Sunnyside Yards

Adi Talwar

A 2017 Sunnyside Yards feasibility study proposed scenarios that included up to 24,000 units of housing—including up to 7,200 affordable units—in residential buildings as high as 69 stories, surrounded by as much as 52 acres of open space.


Over the last year, the quasi-private, city-affiliated NYC Economic Development Corporation (EDC) has been peddling yet another megaproject for southwestern Queens. This time the proposal focuses on decking and developing over Sunnyside Yards. Through a series of public meetings the agency asked residents to imagine and think big about how this new development could meet community members’ needs and solve the ongoing and exacerbating challenges they and their neighbors face. 

But as organizers and activists have asserted from the beginning – most recently with a public statement signed by 43 grassroots groups across the city and a press conference on November 25th – development over Sunnyside Yards cannot address the challenges Queens’ communities are facing. Further still, development of Sunnyside Yards is emblematic of a broader and fraught city-building process, which is churning communities across the city and displacing working-class communities while building new neighborhoods for wealthier, whiter households. To boot, we also know that the real winners of this remaking of our city are already-wealthy real estate developers and private equity firms.

More to this point, grassroots opposition is rooted in a holistic understanding of past and present development across our neighborhoods. This broader scope renders Sunnyside Yards and the underlying development agenda as one that reifies and exacerbates existing inequalities and promises the continuation of past state-led harm. Through this expanded scope, the only responsible decision to development over Sunnyside Yards is “NO!”.

To understand this further, let’s recall the evening of April 30th, 2019 when EDC held a “public workshop” regarding development over Sunnyside Yards at the Jacob Riis Neighborhood Settlement, a community center in the heart of Queensbridge Houses. The focus of this workshop was “sustainability and green infrastructure”, and after outlining the “who”, “what” and “where” of the project’s planning process, they shifted to talking about climate change in NYC. An introductory slide highlighting Sandy’s 44-person death toll, $19 billion financial loss, and the deadly-nature of worsening extreme temperatures suggested the agency was aware of an impending crisis. And yet nothing suggested they were aware of the ongoing crisis that already existed in the place where they stood. 

NYCHA tenants on the whole, including those living in the local campuses of Queensbridge, Ravenswood, Astoria and Woodside Houses, are living with $25-32 billion worth of unmet capital needs. This means buildings are deteriorating around residents as they work to make a life for themselves and their families. Most commonly we hear about the outdated boilers, unreliable heating systems, or the lead paint, but residents also have mold, rodent infestations, large appliances in disrepair, cracked and leaking pipes, broken windows and elevators and more. These issues are not new, and have been worsening exponentially with time, in tandem with state and federal funding cuts. More so than the growing price tag needed to remedy this situation, it’s tenants’ health and quality of life that are on the line.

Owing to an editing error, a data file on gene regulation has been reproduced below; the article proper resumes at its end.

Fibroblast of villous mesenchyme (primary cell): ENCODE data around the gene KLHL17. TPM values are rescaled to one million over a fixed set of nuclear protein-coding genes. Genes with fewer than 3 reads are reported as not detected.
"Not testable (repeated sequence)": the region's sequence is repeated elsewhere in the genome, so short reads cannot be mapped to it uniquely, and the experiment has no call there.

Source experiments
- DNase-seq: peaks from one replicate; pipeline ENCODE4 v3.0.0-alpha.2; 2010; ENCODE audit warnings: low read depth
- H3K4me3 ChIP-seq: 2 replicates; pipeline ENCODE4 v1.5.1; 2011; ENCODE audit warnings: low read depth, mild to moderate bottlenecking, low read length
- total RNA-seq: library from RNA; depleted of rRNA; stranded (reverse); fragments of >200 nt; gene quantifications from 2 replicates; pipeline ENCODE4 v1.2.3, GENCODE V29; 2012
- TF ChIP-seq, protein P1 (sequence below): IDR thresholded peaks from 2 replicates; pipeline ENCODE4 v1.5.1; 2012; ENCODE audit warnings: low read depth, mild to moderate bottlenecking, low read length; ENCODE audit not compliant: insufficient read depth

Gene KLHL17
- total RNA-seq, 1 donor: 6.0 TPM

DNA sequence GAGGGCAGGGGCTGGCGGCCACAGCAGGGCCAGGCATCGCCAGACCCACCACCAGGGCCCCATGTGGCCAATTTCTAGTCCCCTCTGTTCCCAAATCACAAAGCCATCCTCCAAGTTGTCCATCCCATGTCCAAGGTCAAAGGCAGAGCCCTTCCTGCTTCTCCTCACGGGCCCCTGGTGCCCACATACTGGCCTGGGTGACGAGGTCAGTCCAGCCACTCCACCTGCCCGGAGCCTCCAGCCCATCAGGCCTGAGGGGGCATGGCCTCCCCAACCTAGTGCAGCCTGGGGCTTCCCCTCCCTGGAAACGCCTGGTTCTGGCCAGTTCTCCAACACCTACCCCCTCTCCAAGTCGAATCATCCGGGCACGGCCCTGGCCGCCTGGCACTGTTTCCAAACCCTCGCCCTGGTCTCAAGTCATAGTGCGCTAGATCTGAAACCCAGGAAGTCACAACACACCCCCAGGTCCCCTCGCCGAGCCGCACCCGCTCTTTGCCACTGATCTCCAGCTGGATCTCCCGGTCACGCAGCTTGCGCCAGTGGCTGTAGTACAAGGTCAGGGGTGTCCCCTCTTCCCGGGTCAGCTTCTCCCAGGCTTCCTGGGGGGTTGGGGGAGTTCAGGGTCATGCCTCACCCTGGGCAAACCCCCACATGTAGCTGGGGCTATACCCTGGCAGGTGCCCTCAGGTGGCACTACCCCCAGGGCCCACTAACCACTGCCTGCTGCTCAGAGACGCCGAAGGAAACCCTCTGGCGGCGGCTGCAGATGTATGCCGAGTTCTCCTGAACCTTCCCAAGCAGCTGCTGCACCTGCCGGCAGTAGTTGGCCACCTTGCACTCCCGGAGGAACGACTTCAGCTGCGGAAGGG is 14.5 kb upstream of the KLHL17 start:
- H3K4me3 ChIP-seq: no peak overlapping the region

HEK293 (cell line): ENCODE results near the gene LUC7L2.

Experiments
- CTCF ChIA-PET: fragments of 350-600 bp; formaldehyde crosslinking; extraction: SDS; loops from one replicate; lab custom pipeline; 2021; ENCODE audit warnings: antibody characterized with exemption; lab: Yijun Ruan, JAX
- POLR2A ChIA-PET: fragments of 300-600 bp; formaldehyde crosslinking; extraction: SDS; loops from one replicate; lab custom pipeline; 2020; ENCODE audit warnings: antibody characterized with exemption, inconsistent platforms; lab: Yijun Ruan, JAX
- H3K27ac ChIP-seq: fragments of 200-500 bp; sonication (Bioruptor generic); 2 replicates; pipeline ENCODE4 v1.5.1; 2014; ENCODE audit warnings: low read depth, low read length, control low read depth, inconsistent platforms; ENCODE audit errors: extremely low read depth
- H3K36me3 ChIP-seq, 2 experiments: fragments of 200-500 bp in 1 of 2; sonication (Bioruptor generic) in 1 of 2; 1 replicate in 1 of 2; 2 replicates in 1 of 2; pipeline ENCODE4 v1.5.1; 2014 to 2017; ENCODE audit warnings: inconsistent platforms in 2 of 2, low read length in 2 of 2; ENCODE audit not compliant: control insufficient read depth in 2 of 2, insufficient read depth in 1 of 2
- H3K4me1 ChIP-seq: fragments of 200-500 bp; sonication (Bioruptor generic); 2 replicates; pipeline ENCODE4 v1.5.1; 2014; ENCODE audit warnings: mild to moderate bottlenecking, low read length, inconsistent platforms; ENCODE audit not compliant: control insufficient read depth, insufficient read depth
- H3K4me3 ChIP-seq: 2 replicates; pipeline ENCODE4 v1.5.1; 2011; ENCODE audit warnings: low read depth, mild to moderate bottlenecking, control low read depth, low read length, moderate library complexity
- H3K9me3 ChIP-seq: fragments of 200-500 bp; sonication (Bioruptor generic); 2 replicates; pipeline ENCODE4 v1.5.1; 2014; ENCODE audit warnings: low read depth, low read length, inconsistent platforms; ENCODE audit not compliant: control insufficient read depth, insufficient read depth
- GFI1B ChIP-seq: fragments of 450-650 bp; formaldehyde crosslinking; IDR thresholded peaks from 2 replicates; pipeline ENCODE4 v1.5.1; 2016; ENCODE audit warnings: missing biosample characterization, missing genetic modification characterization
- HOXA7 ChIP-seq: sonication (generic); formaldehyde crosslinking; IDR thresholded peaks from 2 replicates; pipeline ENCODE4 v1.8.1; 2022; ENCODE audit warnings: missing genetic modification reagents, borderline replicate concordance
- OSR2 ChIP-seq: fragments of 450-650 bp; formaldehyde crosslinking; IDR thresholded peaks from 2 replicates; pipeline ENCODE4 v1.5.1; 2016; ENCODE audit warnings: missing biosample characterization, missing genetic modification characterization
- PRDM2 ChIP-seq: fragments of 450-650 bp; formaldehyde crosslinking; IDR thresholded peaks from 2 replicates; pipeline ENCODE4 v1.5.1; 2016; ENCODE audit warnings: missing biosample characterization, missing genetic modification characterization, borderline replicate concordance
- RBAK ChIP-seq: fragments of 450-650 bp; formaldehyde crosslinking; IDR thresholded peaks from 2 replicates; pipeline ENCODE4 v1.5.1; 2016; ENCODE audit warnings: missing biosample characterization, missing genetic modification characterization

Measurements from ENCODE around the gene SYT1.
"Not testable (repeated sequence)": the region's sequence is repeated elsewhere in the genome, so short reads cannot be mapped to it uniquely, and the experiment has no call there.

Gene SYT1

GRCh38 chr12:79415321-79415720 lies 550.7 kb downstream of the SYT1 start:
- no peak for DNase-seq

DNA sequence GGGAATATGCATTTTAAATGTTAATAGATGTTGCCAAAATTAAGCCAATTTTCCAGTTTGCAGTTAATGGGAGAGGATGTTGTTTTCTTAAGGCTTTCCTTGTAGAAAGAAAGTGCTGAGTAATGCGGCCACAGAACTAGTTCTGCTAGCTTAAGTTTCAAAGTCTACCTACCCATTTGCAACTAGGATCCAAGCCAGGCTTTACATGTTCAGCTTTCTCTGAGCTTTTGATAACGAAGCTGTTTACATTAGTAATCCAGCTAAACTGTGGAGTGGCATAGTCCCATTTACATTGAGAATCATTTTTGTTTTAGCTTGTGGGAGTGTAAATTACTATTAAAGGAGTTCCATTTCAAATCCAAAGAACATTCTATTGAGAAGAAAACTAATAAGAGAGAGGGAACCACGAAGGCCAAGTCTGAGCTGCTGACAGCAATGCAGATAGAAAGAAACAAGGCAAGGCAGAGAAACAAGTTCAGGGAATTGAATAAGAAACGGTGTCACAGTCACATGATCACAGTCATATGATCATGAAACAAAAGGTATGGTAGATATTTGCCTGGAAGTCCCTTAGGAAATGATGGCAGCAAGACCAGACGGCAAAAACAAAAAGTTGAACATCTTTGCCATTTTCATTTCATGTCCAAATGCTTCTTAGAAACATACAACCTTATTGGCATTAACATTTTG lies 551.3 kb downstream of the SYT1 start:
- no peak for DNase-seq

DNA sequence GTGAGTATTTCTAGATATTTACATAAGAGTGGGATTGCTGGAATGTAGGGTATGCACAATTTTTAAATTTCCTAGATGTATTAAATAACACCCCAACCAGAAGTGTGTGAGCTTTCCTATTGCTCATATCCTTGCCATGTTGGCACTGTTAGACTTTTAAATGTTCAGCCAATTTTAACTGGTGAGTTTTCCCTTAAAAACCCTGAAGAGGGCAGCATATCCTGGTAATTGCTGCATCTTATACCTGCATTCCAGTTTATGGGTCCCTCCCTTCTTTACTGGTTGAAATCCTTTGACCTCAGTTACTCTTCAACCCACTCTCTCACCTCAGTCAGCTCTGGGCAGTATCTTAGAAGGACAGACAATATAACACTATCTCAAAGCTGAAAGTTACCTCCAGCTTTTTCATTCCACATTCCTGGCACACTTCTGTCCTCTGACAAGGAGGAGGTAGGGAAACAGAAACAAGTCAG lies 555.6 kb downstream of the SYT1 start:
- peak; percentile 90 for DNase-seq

The city’s consistent response to the declining habitability of these buildings and units has been that in our $90+ billion annual budget, there is no money. Instead, their solution is to outsource management and repairs to predatory equity firms through a program that we know—and the city knows—will displace existing residents.

And yet, for the succession of megaprojects the city has proposed for the region including Sunnyside Yards, there are always billions of dollars available. Specifically, $2.7 billion for the Brooklyn-Queens Connector (BQX); $3 billion in public subsidies for Amazon HQ2; and if Sunnyside Yards is anything like its predecessor Hudson Yards which cost taxpayers $5.6 billion, then this project will not only follow suit, but it will be the most expensive in the trifecta.

These patterns of public investment are evident in relation to smaller-scale projects as well. The city recently allocated millions of dollars for community resources in Hallet’s Cove, the peninsula that’s also home to Astoria Houses. This investment directly coincides with a new private development that borders and will soon overshadow its NYCHA neighbors. 

Paradoxically, this investment roughly equates to the amount needed to replace the boilers in Astoria Houses which could provide tenants with reliable heat and hot water. It is not fair to say that Councilmember Constantinides forgot about the peninsula’s existing residents. However, the $1 million he allocated to improve security and lighting for Astoria Houses’ residents does nothing to improve the habitability of residents’ apartments and buildings, and quality of life overall.